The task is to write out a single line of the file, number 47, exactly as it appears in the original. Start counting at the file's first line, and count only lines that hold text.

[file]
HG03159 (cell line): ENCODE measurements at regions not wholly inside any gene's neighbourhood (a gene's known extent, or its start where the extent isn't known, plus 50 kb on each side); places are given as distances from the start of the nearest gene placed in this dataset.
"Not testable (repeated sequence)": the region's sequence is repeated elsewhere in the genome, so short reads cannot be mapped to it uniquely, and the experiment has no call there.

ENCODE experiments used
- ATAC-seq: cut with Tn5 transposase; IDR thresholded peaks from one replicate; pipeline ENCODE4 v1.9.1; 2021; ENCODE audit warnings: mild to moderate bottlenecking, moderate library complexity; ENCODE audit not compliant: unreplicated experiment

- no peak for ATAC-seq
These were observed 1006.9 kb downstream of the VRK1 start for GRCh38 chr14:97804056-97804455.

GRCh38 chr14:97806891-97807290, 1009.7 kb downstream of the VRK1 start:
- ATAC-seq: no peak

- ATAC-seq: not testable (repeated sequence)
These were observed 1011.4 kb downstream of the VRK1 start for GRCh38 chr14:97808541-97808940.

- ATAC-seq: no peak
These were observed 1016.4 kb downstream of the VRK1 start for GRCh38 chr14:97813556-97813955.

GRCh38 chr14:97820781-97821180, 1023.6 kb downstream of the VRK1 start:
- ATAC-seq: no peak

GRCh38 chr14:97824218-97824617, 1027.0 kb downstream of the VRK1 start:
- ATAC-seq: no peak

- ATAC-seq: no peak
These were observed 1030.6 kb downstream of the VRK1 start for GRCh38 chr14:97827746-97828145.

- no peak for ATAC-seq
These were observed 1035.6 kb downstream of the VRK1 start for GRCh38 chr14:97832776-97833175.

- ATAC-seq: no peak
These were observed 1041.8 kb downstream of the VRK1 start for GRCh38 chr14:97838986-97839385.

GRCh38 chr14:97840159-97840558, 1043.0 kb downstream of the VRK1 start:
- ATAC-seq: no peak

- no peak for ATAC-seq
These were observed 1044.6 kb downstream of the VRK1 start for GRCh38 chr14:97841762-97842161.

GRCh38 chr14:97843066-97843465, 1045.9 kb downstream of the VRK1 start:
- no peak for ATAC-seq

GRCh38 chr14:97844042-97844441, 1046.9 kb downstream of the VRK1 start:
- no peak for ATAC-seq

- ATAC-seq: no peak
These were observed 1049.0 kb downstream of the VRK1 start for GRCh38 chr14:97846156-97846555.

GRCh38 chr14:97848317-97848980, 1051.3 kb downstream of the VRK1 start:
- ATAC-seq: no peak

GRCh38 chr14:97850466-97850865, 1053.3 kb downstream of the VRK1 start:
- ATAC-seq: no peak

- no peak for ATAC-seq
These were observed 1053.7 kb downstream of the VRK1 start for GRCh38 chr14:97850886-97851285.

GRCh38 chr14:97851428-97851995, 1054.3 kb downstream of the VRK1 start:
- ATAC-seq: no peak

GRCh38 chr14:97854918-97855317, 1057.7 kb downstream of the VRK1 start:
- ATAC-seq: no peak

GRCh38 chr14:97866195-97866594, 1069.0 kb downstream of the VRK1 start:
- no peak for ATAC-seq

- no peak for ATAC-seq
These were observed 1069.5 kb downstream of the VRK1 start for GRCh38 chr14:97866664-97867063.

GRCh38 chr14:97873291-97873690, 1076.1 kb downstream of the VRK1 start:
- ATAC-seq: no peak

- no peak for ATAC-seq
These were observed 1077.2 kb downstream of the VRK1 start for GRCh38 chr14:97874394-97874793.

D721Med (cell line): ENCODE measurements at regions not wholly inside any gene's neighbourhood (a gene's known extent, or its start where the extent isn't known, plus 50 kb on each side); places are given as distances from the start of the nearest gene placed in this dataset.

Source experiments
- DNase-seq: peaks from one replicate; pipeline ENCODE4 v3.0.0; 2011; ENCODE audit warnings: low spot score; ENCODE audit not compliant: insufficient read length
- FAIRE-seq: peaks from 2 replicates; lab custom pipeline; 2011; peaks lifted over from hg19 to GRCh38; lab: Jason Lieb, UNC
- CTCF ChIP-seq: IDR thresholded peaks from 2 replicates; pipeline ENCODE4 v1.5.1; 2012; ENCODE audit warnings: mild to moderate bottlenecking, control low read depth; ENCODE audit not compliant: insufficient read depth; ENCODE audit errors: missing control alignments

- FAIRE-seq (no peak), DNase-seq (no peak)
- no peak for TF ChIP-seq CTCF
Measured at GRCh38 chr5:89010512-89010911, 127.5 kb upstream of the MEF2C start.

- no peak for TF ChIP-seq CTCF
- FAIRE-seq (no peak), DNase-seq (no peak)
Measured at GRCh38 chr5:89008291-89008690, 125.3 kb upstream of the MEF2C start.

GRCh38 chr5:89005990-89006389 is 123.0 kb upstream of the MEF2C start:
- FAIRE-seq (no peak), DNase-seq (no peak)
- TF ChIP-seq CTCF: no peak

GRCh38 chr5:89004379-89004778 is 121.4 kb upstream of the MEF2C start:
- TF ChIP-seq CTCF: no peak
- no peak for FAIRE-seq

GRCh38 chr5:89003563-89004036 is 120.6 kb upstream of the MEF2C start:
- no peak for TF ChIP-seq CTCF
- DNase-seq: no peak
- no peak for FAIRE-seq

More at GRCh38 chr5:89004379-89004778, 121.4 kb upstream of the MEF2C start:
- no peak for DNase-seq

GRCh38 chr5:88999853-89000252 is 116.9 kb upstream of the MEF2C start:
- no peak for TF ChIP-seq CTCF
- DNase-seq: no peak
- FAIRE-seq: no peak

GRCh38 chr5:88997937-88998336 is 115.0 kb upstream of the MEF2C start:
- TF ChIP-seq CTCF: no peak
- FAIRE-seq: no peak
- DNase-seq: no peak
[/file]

GRCh38 chr14:97873291-97873690, 1076.1 kb downstream of the VRK1 start: